Brian Humphries
Brian Humphries

Brian Humphries has his work cut out as Cognizant CEO

  • Two immediate challenges are to arrest slowing growth and see that Cognizant does not lose senior managers
  • At 45, Brian Humphries is the youngest boss of a large IT services firm, globally

NEW DELHI: During the 2008 financial crisis and for the next two years, Cognizant Technology Solution Corp.’s chief executive officer (CEO)-designate Brian Humphries served as the chief of staff to Hewlett-Packard Co. CEO Mark Hurd. Those were tumultuous times for Hurd and the company he was helming. A few years later, HP was cleaved into half.

On Wednesday, Cognizant said Humphries will succeed Francisco D’Souza, who steered the company from a revenue of just $1.42 billion at the end of 2006 to $16.1 billion.

Sure, Cognizant is not battling similar challenges faced by then HP. Still, Cognizant finds itself at a crossroads a quarter of a century after the company was set up in 1994. Humphries’ experience at HP will come in handy at this juncture.

2018 is the third straight year when Cognizant posted below 10% growth. The company’s new strategy—it dumped its earlier approach of prioritizing profitability over growth in November—to scale up business from digital technologies is still nascent amid structural challenges faced by the industry much like what HP faced in the last decade. Finally, a CEO change at a company is always fraught with uncertainties.

Humphries at Cognizant is only the third instance of a large Indian heritage information technology (IT) services firm hiring an outsider as CEO. Wipro entrusted Vivek Paul with the top job in 1999, only to see the executive leave in 2005 before his term was to end. Vishal Sikka left three years after he was asked to lead Infosys Ltd.

Can Humphries beat the odds?

At 45, Humphries is the youngest boss of a large IT services firm, globally. Rajesh Gopinathan who took over as CEO of Tata Consultancy Services Ltd (TCS) in February 2017 is 48. Unlike Cognizant’s peers, whose CEOs are either based out of India or the US, Humphries will be based out of London. What further sets Humphries apart is that he is the only CEO at an IT services firm to have worked in roles across finance, strategy and operations across the US, UK, continental Europe, and South Africa. Again, unlike CEOs at Indian IT firms, Humphries does not have any fixed-time contract with Cognizant.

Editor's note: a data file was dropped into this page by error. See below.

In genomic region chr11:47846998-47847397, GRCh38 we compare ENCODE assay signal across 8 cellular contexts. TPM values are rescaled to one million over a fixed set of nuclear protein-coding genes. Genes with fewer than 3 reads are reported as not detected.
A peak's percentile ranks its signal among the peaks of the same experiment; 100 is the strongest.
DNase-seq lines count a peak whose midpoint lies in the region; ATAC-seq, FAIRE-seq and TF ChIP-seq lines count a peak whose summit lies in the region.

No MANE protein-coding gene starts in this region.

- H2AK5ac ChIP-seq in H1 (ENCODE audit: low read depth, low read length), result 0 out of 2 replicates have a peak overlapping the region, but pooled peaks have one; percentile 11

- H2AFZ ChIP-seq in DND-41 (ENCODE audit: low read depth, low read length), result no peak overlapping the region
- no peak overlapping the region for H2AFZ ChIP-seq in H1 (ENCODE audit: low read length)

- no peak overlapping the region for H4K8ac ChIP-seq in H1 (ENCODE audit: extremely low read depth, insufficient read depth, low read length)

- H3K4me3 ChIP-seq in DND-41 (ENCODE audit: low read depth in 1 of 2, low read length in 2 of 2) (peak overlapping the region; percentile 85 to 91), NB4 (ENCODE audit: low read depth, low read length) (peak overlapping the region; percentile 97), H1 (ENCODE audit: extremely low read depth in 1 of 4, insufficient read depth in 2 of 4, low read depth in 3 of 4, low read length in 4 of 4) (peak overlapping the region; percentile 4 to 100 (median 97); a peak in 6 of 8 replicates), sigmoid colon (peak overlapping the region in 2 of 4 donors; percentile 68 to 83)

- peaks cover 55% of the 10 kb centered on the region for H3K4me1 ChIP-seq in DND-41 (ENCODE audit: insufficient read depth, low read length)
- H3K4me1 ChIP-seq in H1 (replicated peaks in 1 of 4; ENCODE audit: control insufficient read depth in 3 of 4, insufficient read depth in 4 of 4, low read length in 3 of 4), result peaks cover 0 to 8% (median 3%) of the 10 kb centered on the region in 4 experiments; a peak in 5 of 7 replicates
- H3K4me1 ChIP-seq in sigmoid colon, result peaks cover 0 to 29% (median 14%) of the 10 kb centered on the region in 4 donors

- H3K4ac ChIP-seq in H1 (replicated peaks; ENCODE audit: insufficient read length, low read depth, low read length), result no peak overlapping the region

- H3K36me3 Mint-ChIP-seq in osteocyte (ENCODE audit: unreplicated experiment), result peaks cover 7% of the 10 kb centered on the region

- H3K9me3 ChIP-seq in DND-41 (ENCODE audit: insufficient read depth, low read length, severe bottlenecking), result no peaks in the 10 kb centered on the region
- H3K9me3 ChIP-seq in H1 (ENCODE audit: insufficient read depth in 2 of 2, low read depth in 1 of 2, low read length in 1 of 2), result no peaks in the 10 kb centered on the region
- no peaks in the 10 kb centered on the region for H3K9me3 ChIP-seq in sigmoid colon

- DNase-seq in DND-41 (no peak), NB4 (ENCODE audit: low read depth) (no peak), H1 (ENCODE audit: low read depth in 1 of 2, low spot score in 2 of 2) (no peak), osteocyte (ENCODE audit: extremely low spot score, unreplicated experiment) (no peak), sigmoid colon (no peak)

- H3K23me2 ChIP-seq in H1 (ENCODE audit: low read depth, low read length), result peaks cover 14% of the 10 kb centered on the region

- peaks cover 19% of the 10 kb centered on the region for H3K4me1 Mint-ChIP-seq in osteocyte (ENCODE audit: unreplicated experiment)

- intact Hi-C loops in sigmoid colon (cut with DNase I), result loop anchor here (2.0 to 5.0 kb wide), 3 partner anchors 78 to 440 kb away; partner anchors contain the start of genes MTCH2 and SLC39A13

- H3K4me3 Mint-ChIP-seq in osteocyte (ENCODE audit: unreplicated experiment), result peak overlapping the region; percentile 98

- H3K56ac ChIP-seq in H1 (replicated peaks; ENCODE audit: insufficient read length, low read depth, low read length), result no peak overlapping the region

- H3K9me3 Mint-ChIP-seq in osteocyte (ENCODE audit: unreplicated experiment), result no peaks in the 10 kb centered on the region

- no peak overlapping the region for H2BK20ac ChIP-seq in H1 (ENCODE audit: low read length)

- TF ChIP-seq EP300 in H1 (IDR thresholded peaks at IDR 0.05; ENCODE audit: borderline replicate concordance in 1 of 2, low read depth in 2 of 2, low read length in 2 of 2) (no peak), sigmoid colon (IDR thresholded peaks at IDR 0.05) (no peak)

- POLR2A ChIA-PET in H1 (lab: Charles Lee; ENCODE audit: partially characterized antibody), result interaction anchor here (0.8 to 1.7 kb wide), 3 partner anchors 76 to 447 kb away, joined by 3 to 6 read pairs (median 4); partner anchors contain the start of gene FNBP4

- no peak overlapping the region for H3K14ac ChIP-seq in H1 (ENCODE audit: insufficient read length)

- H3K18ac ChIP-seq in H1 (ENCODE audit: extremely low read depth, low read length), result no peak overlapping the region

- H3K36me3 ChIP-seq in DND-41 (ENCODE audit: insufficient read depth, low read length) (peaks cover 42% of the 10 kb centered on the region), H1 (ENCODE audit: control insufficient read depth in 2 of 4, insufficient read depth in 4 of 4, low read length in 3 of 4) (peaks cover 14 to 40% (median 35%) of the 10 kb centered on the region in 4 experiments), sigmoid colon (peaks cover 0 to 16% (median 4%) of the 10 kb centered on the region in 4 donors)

“Brian is a terrific executive, and I’m totally committed to my employees, shareholders and all stakeholders to ensure there is the smoothest possible transition," D’Souza said on Wednesday in an interview.

D’Souza won’t answer why he decided to give up the CEO’s role. However, Cognizant’s two earlier bosses, Kumar Mahadeva and Lakshmi Narayanan, passed the baton when they were in their early 50s. D’Souza at 50 appears to be following the company’s unwritten rule of quitting in their early 50s. In his current role as CEO of Vodafone Business, Humphries is overseeing a $13.6 billion business that includes the world’s largest telecom firm’s solutions in areas such as internet of things, security solutions, and cloud-hosting services. Two immediate challenges ahead of Humphries are to see Cognizant does not lose senior managers and to arrest its slowing growth.

Current president Rajeev Mehta will leave the company the day Humphries starts his stint at the Teaneck, New Jersey-based Cognizant on 1 April.

“Any CEO change always comes with the risk of whether there will be more churn in senior leadership team. Save for TCS under Rajesh, all IT firms have seen some exits of senior leaders which means that the company will need time to come back to industry-matching growth. So this will be a concern," said a Mumbai-based analyst at a foreign brokerage seeking anonymity.

Slow growth is another issue.

Cognizant’s 8.9% growth in 2018 was less than its larger rival, TCS, which reported an industry-leading 10.35% dollar revenue growth in January-December period. Agreed, Cognizant fared better than Infosys and Wipro, which reported 7.86% and 3% growth, respectively.

But this too can change in 2019.

One analyst expects Infosys under CEO Salil Satish Parekh to steer the company to a faster growth path than Cognizant in the current calendar year.

“Based on current street estimates, we expect the Indian IT services industry revenue growth rates to continue to re-accelerate in calendar year (CY) 2019 at 9.3% year-on-year growth. Importantly, we think Infy (Infosys) and TCS will generate roughly double-digit growth in CY19, though we think CTSH (Cognizant Technology Solution Corp.) will be below these levels," Keith Bachman, an analyst with BMO Capital Markets, wrote in a note dated 3 February.

Cognizant expects full-year revenue to grow between 7 and 9% in constant currency terms in 2019.

For now, investors and analysts are not complaining.

Cognizant shares ended trading 4.6% higher at $74.5 on the Nasdaq on Wednesday.

“We believe that Brian Humphries will be an outstanding leader for CTSH," Bachman of BMO Capital Markets, wrote in a note dated 6 February. “We believe that areas that Humphries could focus on include: 1) consistently meeting or beating investor expectations, and 2) giving greater emphasis to the top line instead of margins."

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